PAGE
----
You were probably overjoyed when you became a permanent resident in the U.S. and received your green card. Whether you have to wait five years or three (if you married a U.S. citizen), you may finally be eligible to apply for citizenship.
There are many green card holders who seem satisfied by their status, but if you’re a permanent resident anyway, why not apply for citizenship? There are many benefits to becoming one. Here are some of them:
You can’t be deported.
Green card holders can lose their privilege of living in the U.S. Whether you’ve committed a crime or an immigration violation, the U.S. Citizenship and Immigration Services (USCIS) can revoke your green card. The problem is you are likely to find out only when you apply for a replacement green card. By that time, it’s too late to do anything about it.
If you’re a U.S. citizen, you cannot be deported. So better call a citizenship attorney in Utah and ask whether you can file for citizenship today.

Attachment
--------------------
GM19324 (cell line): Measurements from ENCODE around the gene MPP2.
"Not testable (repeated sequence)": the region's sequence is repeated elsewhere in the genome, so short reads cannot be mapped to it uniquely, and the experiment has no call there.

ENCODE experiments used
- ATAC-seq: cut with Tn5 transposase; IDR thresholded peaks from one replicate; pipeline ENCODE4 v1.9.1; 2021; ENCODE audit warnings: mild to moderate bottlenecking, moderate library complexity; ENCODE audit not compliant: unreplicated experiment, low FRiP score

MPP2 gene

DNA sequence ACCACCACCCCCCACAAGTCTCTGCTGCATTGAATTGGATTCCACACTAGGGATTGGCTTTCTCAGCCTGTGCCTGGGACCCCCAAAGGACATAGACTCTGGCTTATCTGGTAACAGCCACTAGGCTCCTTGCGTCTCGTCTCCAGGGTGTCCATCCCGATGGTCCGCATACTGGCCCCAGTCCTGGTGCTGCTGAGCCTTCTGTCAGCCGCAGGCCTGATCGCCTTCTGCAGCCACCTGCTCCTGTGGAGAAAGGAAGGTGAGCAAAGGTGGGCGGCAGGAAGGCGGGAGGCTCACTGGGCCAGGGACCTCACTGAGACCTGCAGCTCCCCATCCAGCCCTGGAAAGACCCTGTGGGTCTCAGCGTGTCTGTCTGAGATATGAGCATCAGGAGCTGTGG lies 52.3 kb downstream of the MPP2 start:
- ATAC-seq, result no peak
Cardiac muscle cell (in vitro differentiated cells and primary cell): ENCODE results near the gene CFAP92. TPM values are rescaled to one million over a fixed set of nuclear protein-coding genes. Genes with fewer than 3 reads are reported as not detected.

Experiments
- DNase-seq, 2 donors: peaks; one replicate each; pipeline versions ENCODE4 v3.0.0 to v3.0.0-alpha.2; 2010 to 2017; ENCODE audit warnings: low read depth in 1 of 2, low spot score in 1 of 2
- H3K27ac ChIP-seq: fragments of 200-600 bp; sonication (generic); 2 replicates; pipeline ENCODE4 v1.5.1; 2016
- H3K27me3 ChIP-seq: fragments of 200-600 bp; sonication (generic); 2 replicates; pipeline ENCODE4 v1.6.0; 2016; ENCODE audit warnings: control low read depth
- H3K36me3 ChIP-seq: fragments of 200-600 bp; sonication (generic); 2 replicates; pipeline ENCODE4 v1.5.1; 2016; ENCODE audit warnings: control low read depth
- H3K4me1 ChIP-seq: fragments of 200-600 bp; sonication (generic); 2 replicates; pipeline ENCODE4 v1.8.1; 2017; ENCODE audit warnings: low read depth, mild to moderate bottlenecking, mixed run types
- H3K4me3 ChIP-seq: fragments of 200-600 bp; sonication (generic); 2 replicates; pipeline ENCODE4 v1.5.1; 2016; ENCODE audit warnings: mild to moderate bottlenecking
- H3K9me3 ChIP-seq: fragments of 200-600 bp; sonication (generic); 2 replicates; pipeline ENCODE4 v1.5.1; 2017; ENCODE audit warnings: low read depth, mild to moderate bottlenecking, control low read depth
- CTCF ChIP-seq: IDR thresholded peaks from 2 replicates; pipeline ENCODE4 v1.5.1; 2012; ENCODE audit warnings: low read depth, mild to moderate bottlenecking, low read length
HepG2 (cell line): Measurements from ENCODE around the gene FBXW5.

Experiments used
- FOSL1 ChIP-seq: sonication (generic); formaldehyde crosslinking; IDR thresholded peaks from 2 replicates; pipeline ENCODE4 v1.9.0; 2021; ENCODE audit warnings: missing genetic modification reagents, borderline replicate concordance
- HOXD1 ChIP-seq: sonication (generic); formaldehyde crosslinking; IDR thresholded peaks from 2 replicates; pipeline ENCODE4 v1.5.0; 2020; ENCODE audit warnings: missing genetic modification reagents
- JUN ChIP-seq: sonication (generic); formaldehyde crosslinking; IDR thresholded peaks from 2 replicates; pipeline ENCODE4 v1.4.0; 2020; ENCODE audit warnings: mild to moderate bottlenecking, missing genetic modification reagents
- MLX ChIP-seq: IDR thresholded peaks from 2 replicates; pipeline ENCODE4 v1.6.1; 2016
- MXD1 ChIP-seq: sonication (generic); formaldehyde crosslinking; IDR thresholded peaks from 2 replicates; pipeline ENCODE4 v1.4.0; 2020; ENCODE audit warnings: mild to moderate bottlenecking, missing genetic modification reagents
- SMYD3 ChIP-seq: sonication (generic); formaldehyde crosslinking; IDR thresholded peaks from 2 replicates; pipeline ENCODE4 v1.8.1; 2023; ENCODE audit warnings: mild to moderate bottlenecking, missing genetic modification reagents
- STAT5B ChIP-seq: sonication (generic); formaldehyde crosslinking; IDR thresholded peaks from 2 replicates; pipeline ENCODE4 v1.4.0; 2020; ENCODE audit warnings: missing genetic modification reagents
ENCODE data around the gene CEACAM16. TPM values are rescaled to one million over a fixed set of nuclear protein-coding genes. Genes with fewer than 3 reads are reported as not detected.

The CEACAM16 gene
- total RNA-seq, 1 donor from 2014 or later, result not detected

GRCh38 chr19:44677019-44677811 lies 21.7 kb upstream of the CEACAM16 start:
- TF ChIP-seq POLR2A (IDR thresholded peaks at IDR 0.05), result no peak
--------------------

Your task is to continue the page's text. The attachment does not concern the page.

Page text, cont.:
Government jobs are open to you.
Thinking about applying for a job with the U.S. government? That’s a good choice since the government offers better pay than most private sector jobs, better hours, and better benefits. The problem is you have to be a U.S. citizen before you can be eligible for that job.
You don’t have to worry about travel.
Your citizenship protects you when you travel. You are entitled to your government’s assistance at any U.S. embassy or consulate around the world as long as you carry a U.S. passport.
You don’t even have to worry about coming back before you’ve had your fill of the beaches of Australia or your mom’s cooking in the Philippines, because — unlike a green card — your status as a citizen won’t be in jeopardy.
These are only a few of the benefits you can enjoy if you’re a U.S. citizen. Don’t forego the chance to acquire citizenship as soon as you are eligible.